Bank Failures in US What causes a bank Failure FDIC


Bank Failures Closings


A bank failure occurs when a bank is unable to meet its obligations to its depositors or other creditors because it has become insolvent or too illiquid to meet its liabilities. More specifically, a bank usually fails economically when the market value of its assets declines
to a value that is less than the market value of its liabilities. As such, the bank is unable to fulfill the demands of all of its depositors on time. Also, a bank may be taken over by the regulating government agency if Shareholders Equity (i.e. capital ratios) are below the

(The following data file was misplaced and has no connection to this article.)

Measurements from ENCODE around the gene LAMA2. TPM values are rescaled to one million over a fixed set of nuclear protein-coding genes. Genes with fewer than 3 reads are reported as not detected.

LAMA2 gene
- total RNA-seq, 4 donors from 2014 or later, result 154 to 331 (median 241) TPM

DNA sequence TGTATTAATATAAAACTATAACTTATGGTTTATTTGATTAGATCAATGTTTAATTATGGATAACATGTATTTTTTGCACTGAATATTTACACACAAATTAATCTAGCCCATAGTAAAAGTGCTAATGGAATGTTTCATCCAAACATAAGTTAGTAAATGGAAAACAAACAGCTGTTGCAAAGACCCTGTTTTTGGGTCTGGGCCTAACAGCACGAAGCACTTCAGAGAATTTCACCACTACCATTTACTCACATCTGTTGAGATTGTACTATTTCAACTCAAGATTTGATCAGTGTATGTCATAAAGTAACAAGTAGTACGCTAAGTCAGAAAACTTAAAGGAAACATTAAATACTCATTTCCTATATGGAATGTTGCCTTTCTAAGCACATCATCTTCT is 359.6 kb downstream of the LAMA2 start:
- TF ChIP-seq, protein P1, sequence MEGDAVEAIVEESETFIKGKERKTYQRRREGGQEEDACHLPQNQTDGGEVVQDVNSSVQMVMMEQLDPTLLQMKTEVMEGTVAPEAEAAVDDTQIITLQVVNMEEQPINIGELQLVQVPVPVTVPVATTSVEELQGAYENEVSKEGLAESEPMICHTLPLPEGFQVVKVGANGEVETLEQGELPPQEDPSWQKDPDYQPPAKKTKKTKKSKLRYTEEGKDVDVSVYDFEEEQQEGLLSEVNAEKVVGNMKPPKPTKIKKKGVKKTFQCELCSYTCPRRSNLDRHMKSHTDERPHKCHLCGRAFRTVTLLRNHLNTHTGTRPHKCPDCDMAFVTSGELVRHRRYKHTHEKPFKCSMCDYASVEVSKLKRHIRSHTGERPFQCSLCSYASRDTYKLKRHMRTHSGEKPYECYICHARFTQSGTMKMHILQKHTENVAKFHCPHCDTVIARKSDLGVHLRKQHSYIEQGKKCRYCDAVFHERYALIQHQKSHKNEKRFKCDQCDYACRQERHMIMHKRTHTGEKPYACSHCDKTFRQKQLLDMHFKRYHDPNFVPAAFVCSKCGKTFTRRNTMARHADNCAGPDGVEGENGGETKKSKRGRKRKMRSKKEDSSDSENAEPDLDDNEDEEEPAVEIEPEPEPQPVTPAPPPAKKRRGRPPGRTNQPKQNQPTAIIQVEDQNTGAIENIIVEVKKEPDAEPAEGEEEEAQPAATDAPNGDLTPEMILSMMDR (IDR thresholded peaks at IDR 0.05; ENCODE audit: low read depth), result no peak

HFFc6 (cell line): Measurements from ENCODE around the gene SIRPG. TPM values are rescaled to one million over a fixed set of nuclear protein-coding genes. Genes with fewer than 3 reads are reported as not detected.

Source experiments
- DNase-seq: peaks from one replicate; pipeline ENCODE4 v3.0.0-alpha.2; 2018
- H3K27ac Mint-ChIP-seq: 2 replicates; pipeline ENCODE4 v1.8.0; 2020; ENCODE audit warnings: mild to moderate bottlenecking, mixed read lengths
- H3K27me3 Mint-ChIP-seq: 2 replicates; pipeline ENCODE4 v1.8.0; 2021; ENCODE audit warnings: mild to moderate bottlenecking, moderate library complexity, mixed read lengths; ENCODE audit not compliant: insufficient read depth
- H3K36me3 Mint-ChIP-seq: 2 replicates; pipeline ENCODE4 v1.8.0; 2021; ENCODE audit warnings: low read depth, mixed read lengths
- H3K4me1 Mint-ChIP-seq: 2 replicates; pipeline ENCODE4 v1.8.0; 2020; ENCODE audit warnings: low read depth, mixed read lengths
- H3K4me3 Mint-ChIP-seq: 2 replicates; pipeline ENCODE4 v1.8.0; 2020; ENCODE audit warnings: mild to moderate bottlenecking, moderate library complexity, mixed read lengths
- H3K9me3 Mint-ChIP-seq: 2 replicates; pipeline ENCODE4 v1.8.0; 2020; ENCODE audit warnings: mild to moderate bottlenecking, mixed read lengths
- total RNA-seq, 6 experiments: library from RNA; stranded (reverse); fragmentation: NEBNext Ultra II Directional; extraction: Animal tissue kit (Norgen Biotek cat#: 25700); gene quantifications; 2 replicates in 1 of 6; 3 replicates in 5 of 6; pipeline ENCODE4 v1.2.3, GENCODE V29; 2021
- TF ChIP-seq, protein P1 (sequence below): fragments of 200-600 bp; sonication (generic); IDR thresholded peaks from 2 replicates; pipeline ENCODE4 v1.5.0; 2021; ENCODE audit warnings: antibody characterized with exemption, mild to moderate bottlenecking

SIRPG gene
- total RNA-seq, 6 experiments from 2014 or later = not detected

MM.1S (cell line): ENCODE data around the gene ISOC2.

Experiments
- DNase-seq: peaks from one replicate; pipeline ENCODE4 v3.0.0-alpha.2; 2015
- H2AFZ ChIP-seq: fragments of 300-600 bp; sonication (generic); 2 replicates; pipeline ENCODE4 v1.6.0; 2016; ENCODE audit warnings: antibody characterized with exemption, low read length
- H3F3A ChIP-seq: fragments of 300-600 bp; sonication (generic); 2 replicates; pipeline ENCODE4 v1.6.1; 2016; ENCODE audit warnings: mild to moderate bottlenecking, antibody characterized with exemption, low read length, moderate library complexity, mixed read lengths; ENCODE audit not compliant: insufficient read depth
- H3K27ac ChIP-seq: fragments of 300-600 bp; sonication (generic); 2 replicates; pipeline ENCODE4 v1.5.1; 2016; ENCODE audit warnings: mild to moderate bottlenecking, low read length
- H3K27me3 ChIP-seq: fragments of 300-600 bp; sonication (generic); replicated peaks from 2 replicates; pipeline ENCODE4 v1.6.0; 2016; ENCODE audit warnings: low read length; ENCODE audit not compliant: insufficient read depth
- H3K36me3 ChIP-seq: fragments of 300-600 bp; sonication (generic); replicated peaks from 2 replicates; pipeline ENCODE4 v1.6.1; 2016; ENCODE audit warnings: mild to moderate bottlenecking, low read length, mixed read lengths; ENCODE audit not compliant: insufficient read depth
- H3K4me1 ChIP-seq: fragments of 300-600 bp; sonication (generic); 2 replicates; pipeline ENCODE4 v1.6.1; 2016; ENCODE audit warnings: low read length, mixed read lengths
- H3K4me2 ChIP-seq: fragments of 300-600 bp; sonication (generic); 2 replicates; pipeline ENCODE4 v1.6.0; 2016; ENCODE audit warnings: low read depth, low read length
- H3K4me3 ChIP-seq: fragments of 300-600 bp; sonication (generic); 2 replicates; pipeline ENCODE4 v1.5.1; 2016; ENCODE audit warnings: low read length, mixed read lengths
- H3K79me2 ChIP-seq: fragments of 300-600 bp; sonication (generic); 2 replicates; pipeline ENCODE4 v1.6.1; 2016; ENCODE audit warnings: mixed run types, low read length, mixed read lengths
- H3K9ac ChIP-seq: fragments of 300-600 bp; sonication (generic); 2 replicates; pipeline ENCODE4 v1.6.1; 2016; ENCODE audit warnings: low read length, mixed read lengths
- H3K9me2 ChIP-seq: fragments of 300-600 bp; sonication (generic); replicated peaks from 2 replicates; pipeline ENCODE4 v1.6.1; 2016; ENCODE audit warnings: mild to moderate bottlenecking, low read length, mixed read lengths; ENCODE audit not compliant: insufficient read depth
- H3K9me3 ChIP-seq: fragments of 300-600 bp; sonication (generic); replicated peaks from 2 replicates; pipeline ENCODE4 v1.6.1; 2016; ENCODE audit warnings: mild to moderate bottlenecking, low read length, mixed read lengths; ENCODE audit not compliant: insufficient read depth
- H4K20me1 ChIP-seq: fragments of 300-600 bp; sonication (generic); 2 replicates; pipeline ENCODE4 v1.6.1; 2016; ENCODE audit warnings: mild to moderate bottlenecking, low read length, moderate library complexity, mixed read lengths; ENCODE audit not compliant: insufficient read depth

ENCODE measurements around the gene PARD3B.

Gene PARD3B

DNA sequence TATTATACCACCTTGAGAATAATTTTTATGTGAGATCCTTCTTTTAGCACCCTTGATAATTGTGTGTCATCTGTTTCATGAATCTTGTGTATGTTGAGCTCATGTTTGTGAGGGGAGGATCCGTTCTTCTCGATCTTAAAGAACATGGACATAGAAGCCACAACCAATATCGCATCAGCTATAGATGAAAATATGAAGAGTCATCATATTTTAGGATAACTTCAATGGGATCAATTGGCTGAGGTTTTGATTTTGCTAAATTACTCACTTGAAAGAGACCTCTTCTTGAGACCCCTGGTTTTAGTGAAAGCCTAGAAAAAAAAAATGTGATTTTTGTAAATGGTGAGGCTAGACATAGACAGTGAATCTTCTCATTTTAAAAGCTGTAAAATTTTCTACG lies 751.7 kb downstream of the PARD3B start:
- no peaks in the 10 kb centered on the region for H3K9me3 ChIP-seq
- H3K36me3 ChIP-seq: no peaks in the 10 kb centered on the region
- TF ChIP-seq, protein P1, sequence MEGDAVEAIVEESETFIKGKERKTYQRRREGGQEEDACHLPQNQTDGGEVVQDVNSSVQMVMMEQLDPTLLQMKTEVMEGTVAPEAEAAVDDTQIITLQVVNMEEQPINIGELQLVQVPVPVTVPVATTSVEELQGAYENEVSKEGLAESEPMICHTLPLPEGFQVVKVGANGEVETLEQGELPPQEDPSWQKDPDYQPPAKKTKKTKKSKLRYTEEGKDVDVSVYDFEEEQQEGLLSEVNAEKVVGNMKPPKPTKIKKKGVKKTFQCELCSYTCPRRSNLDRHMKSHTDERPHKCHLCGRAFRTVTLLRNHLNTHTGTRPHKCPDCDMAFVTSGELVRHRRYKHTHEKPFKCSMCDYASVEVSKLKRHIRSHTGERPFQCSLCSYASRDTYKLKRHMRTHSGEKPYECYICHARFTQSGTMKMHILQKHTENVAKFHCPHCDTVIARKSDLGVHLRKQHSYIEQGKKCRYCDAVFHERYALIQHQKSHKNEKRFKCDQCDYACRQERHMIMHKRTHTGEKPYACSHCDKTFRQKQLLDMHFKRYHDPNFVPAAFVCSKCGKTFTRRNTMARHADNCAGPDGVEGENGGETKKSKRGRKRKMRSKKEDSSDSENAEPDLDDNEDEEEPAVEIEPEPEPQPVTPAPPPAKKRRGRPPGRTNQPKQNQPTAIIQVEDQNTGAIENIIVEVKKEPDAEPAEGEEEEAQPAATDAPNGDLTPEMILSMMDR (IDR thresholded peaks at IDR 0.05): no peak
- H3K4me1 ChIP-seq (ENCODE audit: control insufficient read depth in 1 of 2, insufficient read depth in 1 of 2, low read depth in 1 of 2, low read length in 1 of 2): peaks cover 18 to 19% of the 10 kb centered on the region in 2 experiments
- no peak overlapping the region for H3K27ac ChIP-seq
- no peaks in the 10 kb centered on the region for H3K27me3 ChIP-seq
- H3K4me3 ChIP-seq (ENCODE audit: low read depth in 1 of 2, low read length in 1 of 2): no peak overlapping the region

regulatory minimum.

The failure of a bank is generally considered to be of more importance than the failure of other types of business firms because of the interconnectedness of banking institutions. It is often feared that the effects of a failure of one bank can quickly spread throughout the economy and possibly result in the failure of other banks, whether or not those banks were solvent at the time. As a result, banking institutions are typically subjected to rigorous
regulation, and bank failures are of major public policy concern in countries across the world.

In the United States, deposits in savings and checking accounts are backed by the FDIC. Currently, each account owner is currently insured up to $250,000 in the event of a bank failure. Barring further legislative changes, the maximum will revert to $100,000 in 2014.

When a bank fails, in addition to insuring the deposits, the FDIC acts as the receiver of the failed bank, taking control of the bank’s assets and deciding how to settle its debts.

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